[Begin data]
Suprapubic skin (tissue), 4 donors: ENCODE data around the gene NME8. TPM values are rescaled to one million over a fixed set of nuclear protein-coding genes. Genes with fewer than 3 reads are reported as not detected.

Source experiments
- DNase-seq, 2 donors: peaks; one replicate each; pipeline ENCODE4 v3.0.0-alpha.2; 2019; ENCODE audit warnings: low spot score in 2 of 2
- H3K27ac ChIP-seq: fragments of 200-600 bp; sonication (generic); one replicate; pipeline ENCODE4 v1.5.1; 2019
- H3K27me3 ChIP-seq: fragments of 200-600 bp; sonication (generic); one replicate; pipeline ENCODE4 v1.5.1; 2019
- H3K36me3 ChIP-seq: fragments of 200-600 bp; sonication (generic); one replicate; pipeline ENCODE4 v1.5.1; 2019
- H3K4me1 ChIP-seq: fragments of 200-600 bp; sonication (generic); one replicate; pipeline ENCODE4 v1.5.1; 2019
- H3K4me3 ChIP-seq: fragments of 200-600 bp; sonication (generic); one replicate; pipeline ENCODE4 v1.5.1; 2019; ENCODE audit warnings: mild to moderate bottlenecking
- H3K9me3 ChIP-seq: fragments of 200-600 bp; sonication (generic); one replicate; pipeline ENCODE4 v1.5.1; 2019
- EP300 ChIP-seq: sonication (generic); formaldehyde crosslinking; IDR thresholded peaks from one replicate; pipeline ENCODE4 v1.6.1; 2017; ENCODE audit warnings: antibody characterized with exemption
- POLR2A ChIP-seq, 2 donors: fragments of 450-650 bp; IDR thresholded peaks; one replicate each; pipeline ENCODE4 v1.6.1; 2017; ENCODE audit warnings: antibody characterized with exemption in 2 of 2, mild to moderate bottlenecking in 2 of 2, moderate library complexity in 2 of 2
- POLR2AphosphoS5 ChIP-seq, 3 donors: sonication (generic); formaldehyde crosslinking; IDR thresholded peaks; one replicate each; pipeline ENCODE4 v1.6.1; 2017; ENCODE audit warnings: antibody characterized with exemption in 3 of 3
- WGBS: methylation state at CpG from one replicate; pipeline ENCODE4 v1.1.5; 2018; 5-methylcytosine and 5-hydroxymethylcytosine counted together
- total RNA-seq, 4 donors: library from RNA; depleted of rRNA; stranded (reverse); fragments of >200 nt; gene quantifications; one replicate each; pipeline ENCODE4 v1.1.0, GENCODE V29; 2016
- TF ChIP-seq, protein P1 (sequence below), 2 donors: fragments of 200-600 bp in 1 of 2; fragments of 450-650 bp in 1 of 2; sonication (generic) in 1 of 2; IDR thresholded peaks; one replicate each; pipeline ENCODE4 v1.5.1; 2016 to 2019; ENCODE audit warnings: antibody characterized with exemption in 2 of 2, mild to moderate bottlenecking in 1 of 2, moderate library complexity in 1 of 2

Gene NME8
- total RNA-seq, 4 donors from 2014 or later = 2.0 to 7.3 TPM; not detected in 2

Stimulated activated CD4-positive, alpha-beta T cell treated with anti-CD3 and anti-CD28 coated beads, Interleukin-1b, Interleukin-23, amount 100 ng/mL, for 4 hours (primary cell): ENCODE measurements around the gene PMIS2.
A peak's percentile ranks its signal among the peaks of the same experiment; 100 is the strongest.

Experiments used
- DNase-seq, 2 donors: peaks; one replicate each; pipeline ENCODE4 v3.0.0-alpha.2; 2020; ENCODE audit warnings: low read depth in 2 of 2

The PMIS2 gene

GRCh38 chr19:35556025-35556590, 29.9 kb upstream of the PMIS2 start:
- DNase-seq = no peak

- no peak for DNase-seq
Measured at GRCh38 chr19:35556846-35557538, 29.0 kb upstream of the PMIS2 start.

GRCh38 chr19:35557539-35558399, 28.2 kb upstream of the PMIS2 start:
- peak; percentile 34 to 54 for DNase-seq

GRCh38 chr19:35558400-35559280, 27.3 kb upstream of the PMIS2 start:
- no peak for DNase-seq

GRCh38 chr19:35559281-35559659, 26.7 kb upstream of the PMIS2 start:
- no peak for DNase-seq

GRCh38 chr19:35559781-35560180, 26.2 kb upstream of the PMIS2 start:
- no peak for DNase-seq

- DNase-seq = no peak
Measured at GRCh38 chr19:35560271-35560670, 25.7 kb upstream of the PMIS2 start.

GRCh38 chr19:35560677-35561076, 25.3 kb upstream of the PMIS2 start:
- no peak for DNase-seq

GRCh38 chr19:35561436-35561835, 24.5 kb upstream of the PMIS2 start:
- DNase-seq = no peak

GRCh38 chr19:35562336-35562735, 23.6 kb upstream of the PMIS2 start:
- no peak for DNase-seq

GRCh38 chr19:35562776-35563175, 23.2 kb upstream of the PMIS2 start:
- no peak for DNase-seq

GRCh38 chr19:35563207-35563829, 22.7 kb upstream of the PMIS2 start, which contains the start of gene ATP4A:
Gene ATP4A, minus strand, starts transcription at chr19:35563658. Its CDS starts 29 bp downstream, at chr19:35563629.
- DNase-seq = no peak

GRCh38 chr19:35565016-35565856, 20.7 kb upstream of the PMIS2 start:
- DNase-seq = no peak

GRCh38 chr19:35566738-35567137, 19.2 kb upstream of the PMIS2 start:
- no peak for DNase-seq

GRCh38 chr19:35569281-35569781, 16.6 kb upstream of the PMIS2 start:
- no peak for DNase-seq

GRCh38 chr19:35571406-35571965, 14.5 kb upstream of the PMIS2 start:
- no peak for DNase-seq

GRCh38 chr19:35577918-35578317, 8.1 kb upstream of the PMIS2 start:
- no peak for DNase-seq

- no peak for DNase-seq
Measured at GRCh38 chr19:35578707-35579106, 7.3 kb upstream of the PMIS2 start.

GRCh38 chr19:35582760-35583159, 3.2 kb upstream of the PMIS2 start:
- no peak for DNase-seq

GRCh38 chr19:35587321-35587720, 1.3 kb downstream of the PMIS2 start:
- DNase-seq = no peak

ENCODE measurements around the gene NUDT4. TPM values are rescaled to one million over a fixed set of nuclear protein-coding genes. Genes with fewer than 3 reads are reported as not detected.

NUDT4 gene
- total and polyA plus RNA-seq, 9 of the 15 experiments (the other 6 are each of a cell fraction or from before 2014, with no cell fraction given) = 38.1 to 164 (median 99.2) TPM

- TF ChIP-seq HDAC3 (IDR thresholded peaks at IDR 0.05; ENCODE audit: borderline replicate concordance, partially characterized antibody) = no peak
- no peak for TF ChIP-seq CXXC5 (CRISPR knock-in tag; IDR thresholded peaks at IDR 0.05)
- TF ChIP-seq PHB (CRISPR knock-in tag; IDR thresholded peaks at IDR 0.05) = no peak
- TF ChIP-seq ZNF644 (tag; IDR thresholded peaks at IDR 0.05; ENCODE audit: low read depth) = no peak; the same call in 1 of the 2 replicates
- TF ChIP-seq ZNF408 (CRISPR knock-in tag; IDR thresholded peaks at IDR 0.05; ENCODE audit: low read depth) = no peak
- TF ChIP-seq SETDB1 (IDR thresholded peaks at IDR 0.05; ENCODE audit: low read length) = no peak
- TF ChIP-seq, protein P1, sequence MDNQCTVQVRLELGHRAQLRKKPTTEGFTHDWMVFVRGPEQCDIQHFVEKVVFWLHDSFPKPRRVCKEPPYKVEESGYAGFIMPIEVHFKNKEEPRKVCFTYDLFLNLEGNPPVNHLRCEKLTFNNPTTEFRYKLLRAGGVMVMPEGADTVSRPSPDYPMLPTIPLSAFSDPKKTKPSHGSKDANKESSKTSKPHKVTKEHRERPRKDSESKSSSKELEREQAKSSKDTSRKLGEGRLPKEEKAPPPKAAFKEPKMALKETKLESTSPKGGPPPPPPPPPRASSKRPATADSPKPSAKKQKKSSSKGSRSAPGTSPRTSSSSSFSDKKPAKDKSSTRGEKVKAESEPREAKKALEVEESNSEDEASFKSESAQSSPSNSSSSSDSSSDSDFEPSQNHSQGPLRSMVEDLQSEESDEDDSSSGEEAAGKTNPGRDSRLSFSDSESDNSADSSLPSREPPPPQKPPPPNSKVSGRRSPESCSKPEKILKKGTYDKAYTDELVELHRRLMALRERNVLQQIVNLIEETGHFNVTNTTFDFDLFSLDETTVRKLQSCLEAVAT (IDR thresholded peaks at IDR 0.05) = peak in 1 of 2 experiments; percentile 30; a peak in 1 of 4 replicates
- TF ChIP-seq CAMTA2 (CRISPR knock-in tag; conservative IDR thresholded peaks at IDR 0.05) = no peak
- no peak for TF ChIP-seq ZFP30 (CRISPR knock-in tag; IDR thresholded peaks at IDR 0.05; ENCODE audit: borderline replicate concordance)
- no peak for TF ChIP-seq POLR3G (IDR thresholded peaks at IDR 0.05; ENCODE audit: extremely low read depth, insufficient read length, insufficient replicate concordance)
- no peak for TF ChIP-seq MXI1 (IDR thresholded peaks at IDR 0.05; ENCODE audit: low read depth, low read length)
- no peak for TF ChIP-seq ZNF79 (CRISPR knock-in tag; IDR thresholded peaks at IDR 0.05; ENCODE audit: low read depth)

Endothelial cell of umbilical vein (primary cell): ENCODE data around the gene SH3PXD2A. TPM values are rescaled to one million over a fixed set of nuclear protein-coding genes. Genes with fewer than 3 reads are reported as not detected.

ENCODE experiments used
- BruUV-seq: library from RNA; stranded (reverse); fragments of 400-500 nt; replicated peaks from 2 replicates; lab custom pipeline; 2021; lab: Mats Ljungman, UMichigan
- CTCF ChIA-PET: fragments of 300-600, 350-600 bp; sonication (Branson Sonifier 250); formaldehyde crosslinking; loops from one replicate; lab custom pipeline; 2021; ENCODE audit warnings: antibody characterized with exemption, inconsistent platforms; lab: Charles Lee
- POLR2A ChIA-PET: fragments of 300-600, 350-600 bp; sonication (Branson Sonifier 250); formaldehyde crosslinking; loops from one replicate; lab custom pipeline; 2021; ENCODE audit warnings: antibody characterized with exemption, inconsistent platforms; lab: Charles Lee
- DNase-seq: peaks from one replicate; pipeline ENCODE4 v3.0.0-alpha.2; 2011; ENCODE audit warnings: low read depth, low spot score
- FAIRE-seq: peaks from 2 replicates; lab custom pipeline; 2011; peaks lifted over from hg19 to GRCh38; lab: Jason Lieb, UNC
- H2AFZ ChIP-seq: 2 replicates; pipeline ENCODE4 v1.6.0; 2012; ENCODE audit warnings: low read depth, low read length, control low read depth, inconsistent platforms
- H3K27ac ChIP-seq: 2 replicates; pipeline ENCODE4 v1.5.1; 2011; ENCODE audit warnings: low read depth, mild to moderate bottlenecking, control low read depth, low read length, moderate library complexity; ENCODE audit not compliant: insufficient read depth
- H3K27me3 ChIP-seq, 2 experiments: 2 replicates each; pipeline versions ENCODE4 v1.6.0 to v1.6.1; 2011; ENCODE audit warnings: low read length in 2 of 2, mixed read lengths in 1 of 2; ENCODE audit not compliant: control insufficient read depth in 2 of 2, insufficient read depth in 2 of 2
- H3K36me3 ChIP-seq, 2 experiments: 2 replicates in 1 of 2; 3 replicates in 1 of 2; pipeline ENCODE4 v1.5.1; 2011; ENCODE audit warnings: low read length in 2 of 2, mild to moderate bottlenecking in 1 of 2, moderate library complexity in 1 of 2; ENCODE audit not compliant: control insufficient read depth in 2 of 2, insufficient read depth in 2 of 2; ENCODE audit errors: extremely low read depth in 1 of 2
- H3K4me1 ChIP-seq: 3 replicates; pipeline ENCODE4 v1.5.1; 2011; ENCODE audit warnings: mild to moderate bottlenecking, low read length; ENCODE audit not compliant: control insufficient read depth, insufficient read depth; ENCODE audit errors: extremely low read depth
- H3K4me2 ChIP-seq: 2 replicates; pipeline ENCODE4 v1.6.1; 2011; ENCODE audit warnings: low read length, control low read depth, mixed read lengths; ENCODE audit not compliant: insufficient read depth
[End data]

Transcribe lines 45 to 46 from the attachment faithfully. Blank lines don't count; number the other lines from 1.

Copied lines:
GRCh38 chr19:35563207-35563829, 22.7 kb upstream of the PMIS2 start, which contains the start of gene ATP4A:
Gene ATP4A, minus strand, starts transcription at chr19:35563658. Its CDS starts 29 bp downstream, at chr19:35563629.